Many people don’t know this about me: I live in constant pain. Several people in my family either deal or dealt with lifelong pain due to inflammation of the joints and spine. I remember the first time my spine hurt for no reason. I was in K-5, sitting hunched up under the great big pine tree on the recess field reading my science book. It was an ache and burning feeling. That aching and burning have become a constant companion over the past thirty five years.
Sitting and laying are unbearable lately. People often remark that I am in constant motion. Well, yeah. I hear often that I need to rest, to not be so active. Nope. Not with my inherited condition. Doctors constantly push pills at me. I don’t like narcotics and regular NSAID’s do nothing. Besides, I’m kind of attached to my liver. I rely mostly on diet, activity, and shear will power.
Over the past three decades I’ve become an expert at living with chronic pain while continuing to live. And yes, there have been times I’ve beg Gd to kill me. I get sharper tonged, grouchy, and the fact that I’m a bit ornery to begin with can make me unpleasant company at times. I retreat and people think I’m sullen or broody. In reality, I’m trying not to cry publicly, or scream, or simply pass out.
So, how do I deal with it? And if you have a loved one, what can you do other than stand helplessly by or hover? Glad you asked.
How I Deal
I learned along time ago to accept what I cannot change. I cannot change my body. I cannot change how I was born. I cannot rail, or yell, or punch or kick it away. It is simply a part of my physical self. I had to accept that my body is painful, just like my body is graceful in dance. I love my body wholly, and I’ve come to have compassion for her. I care for her, give her nourishing foods and herbs, attend to her needs, and allow her the movement she craves while setting boundaries for rest. I do not try to change her. She simply exists, and I love her simply because she is my dwelling on this portion of my eternal journey.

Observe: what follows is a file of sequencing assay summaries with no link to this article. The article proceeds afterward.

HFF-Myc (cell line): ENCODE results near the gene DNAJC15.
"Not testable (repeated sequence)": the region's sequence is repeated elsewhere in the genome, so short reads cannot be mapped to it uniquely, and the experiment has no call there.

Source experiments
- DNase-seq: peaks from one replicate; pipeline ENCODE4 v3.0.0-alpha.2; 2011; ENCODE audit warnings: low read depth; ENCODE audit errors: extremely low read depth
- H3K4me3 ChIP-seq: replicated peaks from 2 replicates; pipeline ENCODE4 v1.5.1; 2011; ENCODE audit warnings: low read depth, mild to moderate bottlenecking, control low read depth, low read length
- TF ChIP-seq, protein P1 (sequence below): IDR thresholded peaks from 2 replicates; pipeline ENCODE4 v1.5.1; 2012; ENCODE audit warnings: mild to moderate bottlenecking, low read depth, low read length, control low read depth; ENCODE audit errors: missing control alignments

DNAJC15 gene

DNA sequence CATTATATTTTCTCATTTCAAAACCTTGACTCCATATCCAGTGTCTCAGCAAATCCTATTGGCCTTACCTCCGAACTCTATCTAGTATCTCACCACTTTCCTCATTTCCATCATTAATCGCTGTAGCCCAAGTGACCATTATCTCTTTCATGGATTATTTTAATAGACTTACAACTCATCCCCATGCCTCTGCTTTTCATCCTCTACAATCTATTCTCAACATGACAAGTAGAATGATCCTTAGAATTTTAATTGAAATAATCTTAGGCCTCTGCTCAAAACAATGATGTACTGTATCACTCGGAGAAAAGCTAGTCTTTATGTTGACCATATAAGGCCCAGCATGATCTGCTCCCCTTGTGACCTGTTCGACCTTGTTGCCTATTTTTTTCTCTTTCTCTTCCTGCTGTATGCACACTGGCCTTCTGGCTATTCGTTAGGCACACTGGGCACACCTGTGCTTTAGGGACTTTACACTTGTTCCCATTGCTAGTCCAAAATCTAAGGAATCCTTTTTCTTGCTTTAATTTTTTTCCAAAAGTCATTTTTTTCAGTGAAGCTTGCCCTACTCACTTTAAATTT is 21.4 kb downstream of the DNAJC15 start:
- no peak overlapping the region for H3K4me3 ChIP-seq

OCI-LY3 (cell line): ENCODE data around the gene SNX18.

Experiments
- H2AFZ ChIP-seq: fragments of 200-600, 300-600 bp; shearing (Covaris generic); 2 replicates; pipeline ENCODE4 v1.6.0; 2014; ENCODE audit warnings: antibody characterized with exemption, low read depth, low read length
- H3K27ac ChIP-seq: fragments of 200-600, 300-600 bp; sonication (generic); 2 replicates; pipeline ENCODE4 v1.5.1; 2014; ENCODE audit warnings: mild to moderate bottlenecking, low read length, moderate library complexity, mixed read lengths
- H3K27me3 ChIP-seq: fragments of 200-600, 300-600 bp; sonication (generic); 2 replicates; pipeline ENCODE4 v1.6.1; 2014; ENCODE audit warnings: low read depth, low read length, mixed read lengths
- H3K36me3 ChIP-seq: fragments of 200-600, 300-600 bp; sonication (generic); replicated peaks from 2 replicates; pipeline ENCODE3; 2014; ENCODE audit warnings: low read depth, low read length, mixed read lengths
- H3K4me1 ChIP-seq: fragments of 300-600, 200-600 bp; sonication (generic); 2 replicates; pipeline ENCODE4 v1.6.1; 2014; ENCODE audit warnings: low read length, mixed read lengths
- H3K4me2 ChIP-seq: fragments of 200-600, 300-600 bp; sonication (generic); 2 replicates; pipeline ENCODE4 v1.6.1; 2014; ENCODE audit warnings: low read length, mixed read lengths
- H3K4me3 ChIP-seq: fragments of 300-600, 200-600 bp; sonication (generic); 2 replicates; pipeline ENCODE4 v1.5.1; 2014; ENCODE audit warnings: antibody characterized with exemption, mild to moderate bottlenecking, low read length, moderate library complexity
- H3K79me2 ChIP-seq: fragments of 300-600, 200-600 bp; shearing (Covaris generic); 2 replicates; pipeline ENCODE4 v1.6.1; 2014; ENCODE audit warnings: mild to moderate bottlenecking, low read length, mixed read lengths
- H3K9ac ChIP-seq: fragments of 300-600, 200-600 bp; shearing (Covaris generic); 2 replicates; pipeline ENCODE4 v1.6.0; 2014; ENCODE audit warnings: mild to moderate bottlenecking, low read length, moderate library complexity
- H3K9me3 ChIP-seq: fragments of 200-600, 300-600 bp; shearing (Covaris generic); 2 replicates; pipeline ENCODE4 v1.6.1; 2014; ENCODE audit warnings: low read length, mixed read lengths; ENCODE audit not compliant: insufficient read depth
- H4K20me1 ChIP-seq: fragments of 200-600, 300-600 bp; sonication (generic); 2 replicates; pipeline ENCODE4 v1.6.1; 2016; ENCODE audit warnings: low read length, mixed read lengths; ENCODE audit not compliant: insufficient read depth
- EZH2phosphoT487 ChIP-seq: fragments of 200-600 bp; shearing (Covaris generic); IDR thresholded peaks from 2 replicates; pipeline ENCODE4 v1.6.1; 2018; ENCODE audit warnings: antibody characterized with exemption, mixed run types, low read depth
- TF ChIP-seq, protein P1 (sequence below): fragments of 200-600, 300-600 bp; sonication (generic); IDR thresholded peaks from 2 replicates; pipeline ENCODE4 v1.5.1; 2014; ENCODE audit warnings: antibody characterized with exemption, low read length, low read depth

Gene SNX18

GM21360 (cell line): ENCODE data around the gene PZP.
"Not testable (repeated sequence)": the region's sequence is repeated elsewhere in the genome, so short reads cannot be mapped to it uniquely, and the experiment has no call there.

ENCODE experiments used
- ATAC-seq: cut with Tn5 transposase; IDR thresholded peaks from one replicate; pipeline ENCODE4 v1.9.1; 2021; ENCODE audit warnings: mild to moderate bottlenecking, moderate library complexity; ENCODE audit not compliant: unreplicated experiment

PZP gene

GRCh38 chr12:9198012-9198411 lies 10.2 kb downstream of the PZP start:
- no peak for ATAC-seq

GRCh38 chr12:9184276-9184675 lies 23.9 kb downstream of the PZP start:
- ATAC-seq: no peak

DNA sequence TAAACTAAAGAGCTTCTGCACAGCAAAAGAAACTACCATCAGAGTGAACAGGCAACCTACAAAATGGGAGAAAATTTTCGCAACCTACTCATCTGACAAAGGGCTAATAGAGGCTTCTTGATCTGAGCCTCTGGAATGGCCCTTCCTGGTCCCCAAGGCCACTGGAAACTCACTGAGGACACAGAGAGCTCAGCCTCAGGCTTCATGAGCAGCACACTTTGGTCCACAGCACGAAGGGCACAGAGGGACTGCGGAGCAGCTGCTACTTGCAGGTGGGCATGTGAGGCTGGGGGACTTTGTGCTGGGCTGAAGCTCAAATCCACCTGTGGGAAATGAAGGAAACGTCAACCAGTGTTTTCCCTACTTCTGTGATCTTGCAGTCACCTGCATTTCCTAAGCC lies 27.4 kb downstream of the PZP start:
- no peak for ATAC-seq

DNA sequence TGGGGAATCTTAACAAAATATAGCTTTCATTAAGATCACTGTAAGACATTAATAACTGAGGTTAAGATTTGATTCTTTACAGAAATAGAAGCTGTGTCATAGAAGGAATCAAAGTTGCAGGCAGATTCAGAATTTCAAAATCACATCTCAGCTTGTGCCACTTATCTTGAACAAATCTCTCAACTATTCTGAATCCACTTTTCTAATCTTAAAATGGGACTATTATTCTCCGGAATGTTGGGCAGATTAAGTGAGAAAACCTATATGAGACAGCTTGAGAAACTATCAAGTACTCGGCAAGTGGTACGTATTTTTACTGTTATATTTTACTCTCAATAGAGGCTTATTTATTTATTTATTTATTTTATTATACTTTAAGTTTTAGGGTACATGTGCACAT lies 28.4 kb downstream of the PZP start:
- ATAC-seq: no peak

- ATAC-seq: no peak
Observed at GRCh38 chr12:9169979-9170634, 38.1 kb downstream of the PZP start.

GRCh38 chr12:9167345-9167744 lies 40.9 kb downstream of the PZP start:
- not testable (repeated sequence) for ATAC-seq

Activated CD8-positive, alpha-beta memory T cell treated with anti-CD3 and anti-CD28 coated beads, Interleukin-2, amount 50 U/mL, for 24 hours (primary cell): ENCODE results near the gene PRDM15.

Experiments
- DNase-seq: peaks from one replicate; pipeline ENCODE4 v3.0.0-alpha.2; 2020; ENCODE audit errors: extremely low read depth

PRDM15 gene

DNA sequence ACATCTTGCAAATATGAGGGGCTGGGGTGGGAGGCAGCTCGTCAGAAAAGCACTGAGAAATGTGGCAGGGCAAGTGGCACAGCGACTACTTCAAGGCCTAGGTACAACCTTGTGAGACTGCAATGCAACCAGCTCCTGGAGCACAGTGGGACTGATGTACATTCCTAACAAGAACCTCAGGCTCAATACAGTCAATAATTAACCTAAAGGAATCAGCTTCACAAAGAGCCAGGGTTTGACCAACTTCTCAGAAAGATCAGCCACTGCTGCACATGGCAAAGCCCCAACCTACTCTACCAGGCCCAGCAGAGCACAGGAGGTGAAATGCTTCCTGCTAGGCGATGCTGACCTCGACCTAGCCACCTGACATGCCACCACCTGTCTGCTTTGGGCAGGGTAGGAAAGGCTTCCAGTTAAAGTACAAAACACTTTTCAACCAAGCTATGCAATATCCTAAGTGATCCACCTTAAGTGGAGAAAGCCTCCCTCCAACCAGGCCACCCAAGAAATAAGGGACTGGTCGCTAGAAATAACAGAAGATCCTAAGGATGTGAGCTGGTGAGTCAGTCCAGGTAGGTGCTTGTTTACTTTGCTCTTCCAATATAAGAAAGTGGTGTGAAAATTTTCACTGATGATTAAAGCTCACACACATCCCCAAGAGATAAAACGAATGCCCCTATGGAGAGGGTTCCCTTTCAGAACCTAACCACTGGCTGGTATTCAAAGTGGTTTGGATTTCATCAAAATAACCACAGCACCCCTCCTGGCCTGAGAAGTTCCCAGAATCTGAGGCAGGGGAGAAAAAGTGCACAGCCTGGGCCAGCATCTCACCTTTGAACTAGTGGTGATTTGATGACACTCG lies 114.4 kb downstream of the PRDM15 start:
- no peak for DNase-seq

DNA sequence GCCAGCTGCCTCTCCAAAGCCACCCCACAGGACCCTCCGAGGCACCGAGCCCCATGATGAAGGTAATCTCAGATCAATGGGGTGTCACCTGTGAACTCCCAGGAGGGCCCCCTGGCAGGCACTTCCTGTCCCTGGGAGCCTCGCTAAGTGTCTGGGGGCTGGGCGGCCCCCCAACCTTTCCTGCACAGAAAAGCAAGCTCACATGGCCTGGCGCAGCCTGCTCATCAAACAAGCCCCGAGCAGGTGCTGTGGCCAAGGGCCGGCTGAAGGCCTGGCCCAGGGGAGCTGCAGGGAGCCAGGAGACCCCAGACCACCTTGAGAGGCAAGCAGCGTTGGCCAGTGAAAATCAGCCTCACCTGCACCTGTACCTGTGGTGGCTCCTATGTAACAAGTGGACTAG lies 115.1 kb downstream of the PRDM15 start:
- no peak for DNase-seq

I courageously change what I have the power to change. Sitting in an office all day was the worst occupation for me. I had to power to change that portion of my life. It was terrifying. I did it. Somehow accepting my circumstances has freed my inner hutzpah to take challenges, to push my limits, and to explore this beautiful world emotionally, mentally, spiritually, and even physically. But more importantly, I’ve learned to change my attitude.
Learning to know the wisdom between what I must accept and what I have the courage to change has been the difficult part. It is an ongoing process called life’s education. I tried for the longest time to change my body, to control my life’s circumstances. It left me haunted and fearful. There are times I see a counselor to assist and asses what I wish to change. There are times I meditate and simply listen to the Inner Light. Wisdom to know when to accept and when to act is the balance. It is the subtly between bitterness and a full life.
But my loved one is suffering – How do I help?
Simply ask. Allow them to do what they can do when they can do for themselves. Stephen Hawkings was considered an invalid by his life’s end. Yet, he contributed to our understanding of the universe. Not every person has that chance. Allow your loved one to explore this world. Pray. Care for your own needs. Don’t be a martyr for anyone. And for Gd’s sake, don’t hold us up as more than human or make excuses for poor behavior. That’s a disservice to everyone.
Understand that there are good days when the pain is less. Understand that there is often a mask, and even when we say the world is perfect, we are still in pain. Allow us the space to drop the mask. Don’t ever pity us, because we are not our illness. We simply exist at this time in this state, just as you do. Accept us just as we are, just as every person needs to be accepted.
If you are struggling I hope you may find your Serenity, too.
Until next time,
Craft No Harm,